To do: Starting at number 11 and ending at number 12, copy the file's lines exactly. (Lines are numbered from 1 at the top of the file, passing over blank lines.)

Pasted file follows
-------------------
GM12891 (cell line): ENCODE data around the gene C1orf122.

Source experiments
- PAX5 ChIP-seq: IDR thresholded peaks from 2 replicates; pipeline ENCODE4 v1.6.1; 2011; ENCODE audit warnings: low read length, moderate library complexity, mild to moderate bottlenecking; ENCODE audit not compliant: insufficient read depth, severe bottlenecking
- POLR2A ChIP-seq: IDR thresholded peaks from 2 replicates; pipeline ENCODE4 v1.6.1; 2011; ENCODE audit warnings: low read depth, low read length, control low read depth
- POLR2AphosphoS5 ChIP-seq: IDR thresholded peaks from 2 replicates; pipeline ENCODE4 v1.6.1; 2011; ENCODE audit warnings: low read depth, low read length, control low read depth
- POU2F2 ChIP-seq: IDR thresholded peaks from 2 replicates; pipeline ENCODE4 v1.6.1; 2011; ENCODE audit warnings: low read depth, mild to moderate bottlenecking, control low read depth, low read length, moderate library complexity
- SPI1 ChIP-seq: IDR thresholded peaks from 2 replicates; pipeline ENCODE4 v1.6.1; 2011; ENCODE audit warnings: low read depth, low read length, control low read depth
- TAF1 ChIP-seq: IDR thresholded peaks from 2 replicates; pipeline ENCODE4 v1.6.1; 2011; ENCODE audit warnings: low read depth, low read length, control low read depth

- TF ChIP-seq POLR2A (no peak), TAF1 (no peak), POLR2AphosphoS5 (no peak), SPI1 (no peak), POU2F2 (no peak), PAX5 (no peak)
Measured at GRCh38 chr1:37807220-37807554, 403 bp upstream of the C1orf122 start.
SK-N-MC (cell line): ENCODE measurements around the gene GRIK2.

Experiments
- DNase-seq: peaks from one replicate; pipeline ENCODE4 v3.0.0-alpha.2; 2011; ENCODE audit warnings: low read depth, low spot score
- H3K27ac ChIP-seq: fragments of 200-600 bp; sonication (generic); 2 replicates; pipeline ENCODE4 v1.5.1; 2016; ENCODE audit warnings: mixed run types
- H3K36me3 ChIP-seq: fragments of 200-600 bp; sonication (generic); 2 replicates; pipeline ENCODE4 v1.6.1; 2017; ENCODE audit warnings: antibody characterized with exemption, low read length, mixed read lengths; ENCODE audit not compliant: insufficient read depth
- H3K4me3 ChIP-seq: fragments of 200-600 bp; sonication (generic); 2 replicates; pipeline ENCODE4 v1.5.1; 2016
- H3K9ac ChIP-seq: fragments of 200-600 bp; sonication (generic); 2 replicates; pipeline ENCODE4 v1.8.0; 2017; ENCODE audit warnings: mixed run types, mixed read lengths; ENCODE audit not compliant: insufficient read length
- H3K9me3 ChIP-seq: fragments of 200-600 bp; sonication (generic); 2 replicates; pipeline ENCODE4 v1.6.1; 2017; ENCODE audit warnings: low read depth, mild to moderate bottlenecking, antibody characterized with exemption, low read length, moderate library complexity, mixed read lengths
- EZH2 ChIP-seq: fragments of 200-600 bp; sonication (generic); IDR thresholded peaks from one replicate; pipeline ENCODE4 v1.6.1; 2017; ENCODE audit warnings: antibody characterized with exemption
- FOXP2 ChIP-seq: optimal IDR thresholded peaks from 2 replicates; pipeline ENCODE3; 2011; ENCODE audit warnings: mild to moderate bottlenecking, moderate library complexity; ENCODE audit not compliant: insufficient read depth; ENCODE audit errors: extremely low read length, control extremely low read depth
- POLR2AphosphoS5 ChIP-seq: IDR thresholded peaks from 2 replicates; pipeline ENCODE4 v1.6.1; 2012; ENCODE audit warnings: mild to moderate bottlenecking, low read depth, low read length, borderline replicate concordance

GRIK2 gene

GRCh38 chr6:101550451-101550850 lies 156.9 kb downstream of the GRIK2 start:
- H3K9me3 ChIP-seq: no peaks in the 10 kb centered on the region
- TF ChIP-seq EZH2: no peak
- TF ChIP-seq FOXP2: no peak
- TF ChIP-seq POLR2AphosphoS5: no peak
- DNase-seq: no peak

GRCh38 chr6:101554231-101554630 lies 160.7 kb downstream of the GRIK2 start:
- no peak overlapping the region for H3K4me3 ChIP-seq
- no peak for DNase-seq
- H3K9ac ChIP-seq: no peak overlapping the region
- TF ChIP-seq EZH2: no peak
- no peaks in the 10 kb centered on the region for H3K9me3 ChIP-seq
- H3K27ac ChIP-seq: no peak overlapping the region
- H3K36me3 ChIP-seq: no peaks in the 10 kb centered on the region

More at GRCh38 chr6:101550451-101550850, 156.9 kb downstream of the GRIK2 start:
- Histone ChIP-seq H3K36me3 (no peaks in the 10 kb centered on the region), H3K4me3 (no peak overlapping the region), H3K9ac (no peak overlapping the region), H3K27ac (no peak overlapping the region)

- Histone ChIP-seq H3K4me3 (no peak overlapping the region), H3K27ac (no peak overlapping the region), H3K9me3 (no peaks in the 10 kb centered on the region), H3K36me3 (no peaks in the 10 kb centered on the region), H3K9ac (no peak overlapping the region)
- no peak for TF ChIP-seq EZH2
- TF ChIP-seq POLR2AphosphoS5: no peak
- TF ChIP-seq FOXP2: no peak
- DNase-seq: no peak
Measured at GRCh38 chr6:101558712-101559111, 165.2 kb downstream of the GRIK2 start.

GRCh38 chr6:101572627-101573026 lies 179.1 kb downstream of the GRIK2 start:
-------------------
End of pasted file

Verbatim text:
SK-N-MC (cell line): ENCODE measurements around the gene GRIK2.

Experiments